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Myths of Neoconservatism: George W. Bush's ‘Neo-conservative’ Foreign Policy Revisited

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Abstract

Full-text of this article is not available in this e-prints service. This article was originally published [following peer-review] in International politics, published by and copyright Palgrave Macmillan. The objective of this article is to refute the popular and influential view that neoconservatism is the driving force behind US foreign policy under George W. Bush. In fact, neoconservatism — properly understood — has been a marginal influence on a foreign policy, which has been characterized primarily by a different kind of conservative ideology. In order to demonstrate this, the article firstly seeks clearly to define contemporary neoconservatism in the foreign policy context; it then goes on to examine the Bush foreign policy and its key elements. What all this reveals is that US policy has been more driven by nationalist impulses than neoconservative ones. Indeed, those like Stefan Halper and Jonathan Clarke who argue that neoconservatism has been the key component shaping the Bush outlook, not only exaggerate the influence of one particular ideology but underestimate the importance of other key factors determining American policy since 2001.

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This article explores the myths and motivations behind US foreign policy towards Iraq in America's ‘war on terrorism’. It argues that the foreign policy of the Bush administration is widely misunderstood and that much of the debate about Iraq policy that has taken place has been conducted at an unhelpful level of analysis. It addresses arguments that the Bush administration is motivated by oil, revenge or hubris as well as the more mainstream arguments that an attack on Iraq would provoke instability through the entire Middle East, as well as encouraging further acts of and support for murderous terrorism; that there is no urgency to act against Iraq as containment and deterrence remain adequate means to manage this threat; and that Iraq should be a lower priority than dealing with North Korea. It does this by analysing the development of American foreign policy thinking on the war on terrorism, what motivates it, and why it rejects the arguments of its critics. The article explains the intellectual process by which the US decided upon this course of action and how Europe's failure to understand this process added to its incomprehension of American policy. It does not argue that European's opposition would have been swept aside had they better understood the Bush administration, the central disagreement about the necessity and prudence of military action versus containment remains, but that such an understanding would have allowed for a better and more focused level of debate than the one which has got us to this point. Nor does it argue that the Bush administration approach is necessarily persuasive or justified, merely that its case is reasoned and explicable in terms of America's foreign policy traditions.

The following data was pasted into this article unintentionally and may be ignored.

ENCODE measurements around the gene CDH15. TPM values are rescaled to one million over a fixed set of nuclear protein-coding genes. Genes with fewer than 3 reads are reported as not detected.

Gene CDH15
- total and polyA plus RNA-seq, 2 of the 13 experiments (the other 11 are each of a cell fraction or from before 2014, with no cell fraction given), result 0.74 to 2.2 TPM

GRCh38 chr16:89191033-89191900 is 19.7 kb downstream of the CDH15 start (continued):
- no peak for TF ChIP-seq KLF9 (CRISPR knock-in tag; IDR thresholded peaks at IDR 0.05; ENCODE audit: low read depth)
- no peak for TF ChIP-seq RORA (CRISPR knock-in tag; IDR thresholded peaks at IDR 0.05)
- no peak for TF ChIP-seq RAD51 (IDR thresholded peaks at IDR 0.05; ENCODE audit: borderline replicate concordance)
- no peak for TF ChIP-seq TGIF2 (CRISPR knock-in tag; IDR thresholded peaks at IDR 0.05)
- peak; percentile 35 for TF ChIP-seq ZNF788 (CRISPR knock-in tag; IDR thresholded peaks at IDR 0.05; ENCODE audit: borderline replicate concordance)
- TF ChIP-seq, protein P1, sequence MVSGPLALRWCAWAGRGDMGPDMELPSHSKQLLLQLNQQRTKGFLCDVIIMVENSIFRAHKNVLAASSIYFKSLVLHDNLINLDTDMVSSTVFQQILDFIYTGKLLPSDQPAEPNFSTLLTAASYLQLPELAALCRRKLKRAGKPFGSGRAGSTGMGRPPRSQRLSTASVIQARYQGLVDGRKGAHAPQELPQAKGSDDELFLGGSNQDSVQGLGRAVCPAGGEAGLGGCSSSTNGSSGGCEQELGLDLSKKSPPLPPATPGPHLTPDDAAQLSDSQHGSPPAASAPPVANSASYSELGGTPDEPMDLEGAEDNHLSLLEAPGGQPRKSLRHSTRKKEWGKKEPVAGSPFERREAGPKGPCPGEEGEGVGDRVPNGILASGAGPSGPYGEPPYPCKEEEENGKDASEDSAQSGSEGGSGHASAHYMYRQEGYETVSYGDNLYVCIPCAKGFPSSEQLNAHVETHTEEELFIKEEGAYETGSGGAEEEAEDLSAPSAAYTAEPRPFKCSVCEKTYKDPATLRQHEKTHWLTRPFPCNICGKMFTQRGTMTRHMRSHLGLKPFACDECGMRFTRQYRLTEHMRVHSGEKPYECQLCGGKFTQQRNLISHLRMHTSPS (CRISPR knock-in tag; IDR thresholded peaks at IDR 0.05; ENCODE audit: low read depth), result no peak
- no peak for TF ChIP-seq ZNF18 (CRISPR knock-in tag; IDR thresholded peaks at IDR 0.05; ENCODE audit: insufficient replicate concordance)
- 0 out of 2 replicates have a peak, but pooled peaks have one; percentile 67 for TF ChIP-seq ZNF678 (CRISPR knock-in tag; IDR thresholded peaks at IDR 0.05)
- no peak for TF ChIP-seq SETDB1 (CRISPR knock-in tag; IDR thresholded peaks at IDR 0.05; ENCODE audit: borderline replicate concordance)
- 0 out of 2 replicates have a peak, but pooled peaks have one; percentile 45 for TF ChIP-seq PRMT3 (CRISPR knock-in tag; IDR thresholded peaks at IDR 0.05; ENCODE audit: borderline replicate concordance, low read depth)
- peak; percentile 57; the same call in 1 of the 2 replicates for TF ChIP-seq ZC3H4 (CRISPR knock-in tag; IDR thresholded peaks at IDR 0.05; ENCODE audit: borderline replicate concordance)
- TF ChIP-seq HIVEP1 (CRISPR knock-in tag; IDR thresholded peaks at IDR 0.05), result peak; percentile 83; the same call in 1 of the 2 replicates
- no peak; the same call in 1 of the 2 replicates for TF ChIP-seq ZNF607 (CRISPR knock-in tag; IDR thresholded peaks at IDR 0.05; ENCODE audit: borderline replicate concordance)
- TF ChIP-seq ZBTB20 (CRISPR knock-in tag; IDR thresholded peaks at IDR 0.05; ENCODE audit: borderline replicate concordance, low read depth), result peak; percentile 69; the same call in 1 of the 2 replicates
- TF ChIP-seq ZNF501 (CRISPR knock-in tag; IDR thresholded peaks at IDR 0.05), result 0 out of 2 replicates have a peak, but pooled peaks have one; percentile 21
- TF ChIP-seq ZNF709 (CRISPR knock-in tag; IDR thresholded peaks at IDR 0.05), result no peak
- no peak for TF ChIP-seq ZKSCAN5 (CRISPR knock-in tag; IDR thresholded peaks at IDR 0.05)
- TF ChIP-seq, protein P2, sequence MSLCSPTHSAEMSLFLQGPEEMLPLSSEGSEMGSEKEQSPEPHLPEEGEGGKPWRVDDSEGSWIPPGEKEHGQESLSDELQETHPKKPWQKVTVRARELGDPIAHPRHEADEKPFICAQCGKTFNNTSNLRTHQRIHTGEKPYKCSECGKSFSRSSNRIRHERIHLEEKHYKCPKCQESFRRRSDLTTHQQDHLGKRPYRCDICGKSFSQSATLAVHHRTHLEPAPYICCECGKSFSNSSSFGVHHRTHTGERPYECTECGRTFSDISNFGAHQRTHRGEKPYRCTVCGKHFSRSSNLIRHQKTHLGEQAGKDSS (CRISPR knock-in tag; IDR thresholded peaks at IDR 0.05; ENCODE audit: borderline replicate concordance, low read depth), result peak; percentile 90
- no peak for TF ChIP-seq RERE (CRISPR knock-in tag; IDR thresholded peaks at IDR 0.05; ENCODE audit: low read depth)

Book